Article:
‘On April 15, 1755 the first great dictionary of English was published. Samuel Johnson’s giant Dictionary of the English Language was an audacious attempt to tame his unruly native tongue. In more than 42,000 carefully constructed entries, Johnson had mapped the contours of the language, combining huge erudition with a steely wit and remarkable clarity of thought’ (Hitchings, 2005, 1)
This was not the first English dictionary( see the British Library Dictionaries and Meanings). However, Johnson was the first to use the literary canonical heavyweights to support his definitions, a tradition that continued with the OED. This was a huge undertaking, almost unimaginable to me today so wedded to computers and the internet. To help with the copying, Johnson did employ, depending on his finances, up to six ‘amanuenses’- ‘a literary or artistic assistant, in particular one who takes dictation or copies manuscripts. ORIGIN early 17th cent.: Latin, from (servus) a manu ‘(slave) at hand(writing), secretary’ + -ensis ‘belonging to.’‘ (Mac Dictionary)
Johnson’s dictionary shows ‘an intricate portrait of language and social trends. The Dictionary testified to the growth of scientific thought, the influx of foreign influence and the moral and philosophical attitudes of the day. It is the historical record of an age.’ ( Read)
As Hitchings noted many of Johnson’s definitions ‘remind us that he was a poet..’succinct, accurate and elegant’
Particular favorite definitions of mine include the list below and this is where we began in class to day.. with these list of words and their denotations. The students listened to the denotations, felt the language ‘sounded different from today’s language’ but that it was ‘understandable but not quite of the same rhythm’ as one student claimed.
‘Imp‘ is ‘an imp is a puny devil’
‘Giglet’ is ‘a lascivious girl’
‘Conscience‘ is ‘the knowledge or faculty by which we judge of the goodness or wickedness of ourselves ‘
‘Tawdry’ is meanly showy; splendid without cost:fine without grace; showy without elegance’.
‘Bedpresser’ is a heavy lazy fellow’.
‘Witworm’ is ‘one that feeds on wit’.
‘Mushroom’ n.s.’ An upstart: a wretch risen from a dunghill’.
‘Nidget’ n.s. A coward:a dastard’
‘Higgeldy-piggeldy’ : A cant word corrupted from higgle, which denotes any confused mass, as higglers carry a huddle of provisions together’.
‘Dull’: Not exhilaterating (sic); not delightful; as, to make dictionaries is dull work.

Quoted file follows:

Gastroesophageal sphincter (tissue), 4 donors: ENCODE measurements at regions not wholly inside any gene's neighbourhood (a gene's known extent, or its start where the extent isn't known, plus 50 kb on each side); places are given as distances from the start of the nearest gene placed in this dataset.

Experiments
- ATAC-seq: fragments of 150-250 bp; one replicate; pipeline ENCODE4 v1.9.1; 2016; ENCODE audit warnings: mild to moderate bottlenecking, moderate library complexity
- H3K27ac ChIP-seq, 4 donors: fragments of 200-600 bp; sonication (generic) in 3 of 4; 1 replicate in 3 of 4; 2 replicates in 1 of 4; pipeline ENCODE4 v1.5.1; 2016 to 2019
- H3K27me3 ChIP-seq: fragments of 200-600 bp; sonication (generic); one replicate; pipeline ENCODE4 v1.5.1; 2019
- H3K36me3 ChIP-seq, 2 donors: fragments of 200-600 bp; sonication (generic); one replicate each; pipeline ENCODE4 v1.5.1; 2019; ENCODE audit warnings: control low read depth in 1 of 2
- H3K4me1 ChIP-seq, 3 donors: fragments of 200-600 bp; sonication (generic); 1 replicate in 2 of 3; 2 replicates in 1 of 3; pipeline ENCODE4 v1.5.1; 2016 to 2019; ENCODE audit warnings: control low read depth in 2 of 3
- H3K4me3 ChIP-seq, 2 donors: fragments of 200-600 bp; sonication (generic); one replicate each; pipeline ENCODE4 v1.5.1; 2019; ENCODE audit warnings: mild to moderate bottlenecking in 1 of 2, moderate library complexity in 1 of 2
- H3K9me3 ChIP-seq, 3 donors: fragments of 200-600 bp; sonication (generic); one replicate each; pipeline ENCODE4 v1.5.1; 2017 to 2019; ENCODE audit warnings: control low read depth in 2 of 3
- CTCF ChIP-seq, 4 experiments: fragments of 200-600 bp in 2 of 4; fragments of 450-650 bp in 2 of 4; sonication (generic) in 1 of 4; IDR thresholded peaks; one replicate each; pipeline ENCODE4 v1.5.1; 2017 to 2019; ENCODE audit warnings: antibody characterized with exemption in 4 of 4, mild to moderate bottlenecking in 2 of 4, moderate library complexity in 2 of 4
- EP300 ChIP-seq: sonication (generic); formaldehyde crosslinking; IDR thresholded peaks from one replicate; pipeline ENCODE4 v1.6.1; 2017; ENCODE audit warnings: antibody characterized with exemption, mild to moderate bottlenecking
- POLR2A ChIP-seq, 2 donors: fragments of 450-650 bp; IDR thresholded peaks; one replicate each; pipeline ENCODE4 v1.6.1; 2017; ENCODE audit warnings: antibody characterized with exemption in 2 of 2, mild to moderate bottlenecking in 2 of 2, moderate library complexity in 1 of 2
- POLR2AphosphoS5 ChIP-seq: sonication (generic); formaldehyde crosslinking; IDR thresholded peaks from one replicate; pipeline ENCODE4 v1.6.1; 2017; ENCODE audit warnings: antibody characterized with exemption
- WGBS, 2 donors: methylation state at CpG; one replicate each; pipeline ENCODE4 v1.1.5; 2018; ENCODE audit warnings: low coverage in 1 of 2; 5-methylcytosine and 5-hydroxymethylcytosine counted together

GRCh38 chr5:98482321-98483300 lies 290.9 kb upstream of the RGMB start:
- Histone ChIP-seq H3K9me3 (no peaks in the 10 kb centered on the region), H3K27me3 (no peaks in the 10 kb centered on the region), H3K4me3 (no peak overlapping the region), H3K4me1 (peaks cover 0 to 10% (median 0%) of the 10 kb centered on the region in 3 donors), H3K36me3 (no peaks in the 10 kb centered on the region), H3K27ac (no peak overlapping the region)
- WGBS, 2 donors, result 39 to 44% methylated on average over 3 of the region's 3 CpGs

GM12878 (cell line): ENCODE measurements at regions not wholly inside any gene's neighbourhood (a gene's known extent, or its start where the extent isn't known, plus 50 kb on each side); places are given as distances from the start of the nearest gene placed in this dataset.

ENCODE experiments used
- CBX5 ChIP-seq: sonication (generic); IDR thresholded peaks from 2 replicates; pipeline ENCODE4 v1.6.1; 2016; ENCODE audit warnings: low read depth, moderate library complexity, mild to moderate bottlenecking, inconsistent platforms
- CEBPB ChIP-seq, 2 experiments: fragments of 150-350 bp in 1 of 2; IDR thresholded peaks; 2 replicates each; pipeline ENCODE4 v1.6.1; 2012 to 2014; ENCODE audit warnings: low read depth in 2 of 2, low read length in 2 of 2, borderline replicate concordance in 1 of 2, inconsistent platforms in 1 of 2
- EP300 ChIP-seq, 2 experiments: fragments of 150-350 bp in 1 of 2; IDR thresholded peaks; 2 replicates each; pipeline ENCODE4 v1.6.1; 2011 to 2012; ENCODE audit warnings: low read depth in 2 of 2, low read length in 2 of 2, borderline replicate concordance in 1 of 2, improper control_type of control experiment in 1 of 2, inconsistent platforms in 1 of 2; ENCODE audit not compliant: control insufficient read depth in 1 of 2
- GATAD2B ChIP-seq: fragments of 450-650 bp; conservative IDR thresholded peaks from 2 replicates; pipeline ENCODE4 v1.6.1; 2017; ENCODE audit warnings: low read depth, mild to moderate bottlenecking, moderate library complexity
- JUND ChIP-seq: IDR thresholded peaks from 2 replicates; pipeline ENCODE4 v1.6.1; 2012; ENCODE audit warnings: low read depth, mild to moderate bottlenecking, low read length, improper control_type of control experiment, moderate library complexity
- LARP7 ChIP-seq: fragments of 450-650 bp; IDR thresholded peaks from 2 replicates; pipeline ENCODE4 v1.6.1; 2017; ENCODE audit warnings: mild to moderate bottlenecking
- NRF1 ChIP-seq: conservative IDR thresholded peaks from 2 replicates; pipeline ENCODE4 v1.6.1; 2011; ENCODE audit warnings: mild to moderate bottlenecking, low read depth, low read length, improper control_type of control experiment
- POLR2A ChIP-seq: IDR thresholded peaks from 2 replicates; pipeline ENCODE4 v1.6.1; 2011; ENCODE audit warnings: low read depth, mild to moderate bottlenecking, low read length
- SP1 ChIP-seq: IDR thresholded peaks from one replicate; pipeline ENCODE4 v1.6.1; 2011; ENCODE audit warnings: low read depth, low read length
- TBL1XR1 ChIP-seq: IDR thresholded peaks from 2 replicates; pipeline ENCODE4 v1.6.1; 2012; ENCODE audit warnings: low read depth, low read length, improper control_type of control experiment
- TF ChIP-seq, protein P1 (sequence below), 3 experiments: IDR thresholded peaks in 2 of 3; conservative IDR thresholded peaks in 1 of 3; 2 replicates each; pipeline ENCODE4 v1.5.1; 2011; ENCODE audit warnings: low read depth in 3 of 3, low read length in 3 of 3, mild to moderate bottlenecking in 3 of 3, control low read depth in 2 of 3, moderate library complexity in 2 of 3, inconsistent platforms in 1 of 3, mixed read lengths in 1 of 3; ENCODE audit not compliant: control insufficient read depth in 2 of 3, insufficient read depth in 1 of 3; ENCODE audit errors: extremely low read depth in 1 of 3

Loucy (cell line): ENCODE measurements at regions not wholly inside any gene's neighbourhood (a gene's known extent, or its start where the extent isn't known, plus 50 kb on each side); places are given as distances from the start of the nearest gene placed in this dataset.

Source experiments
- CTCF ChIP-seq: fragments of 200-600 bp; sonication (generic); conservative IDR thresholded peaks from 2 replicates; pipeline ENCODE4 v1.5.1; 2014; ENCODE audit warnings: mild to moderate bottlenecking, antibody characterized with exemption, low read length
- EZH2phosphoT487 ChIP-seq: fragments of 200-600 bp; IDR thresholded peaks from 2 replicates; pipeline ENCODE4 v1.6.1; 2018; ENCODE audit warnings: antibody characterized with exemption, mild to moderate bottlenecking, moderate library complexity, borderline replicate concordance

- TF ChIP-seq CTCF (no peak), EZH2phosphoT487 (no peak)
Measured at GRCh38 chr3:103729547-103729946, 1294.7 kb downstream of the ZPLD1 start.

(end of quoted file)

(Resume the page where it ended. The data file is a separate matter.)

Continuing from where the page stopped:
‘Jobbernowl‘: Loggerhead; blockhead.
Below ‘beetleheaded’, perhaps not so common now as a disparaging term. Bring it back I say!
One version of a story concerning Johnson’s avoidance of ‘naughty’ words has Johnson responding to the woman who expressed her pleasure that his dictionary had avoided these, ’ No Madam, I hope I have not daubed my fingers. I find however that you have been looking for them.’ (Hitchings,p.130)
Other impressive facts I shared with the students:
There are 42,773 entries in Johnson’s dictionary which was compiled despite personal tragedy, financial anxiety and depression.
When Johnson completed the dictionary it weighed about 20 pounds.
Initially 2,000 copies were printed for a reading public estimated by Edmund Burke to be less than 100,000 (Hitchings, 196)
This dictionary was expensive to produce so the price, when it was published, was set at 4 pound 10 shillings.
Johnson used more than 500 authors to support his quotes.
Johnson came to see that English language cannot be fixed. Johnson writes: ‘When we see men grow old and die at a certain time one after another…we laugh at the elixir that promises to prolong life to a thousand years; and with equal justice may the lexicographer be derided, who being able to produce no example of a nation that has preserved their words and phrases from mutability, shall imagine that his dictionary can embalm his language, and secure it from corruption and decay.’
Guide to Samuel Johnson, Jack Lynch
We watched this short clip to get a flavour of the brilliance and complexity of Johnson’s achievement:
Better still is to watch the fascinating 59 minute BBC documentary:
And here are the students sharing the denotations after discovering a little about the amazing feat of the ‘harmless drudge’, the remarkable Dr. Johnson:
Here are the students sharing some of Johnson’s denotations:
Then take this quiz here: Guardian :Quiz Samuel Johnson
How many definitions does the active verb “To Take” have?
According to Johnson’s definition, a “Lexicographer” is what?
Continue in this vein and enjoy a small quiz here at Johnson Dictionary online
Read more here about Johnson:
Hitchings, Dr. Jonson’s Dictionary: The book that changed the world (2005) Observer Review